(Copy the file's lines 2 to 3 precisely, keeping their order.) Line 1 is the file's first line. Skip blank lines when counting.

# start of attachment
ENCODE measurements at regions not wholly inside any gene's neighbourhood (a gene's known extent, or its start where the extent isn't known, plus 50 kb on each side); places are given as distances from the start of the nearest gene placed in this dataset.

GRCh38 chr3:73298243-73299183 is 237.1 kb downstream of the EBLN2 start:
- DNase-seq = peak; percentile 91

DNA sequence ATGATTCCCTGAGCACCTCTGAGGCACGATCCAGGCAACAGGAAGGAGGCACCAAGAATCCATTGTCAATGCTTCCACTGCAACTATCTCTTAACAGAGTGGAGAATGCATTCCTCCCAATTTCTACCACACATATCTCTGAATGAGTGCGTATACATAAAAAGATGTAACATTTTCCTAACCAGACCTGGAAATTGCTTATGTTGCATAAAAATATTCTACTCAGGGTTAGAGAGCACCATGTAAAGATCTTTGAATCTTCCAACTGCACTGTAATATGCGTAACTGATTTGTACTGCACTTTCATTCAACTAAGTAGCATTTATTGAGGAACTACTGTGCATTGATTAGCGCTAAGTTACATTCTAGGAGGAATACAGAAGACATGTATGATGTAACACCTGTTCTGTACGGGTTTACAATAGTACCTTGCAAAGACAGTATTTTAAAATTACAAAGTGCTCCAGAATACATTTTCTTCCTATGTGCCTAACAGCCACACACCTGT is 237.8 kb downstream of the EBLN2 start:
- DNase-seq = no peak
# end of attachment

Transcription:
GRCh38 chr3:73298243-73299183 is 237.1 kb downstream of the EBLN2 start:
- DNase-seq = peak; percentile 91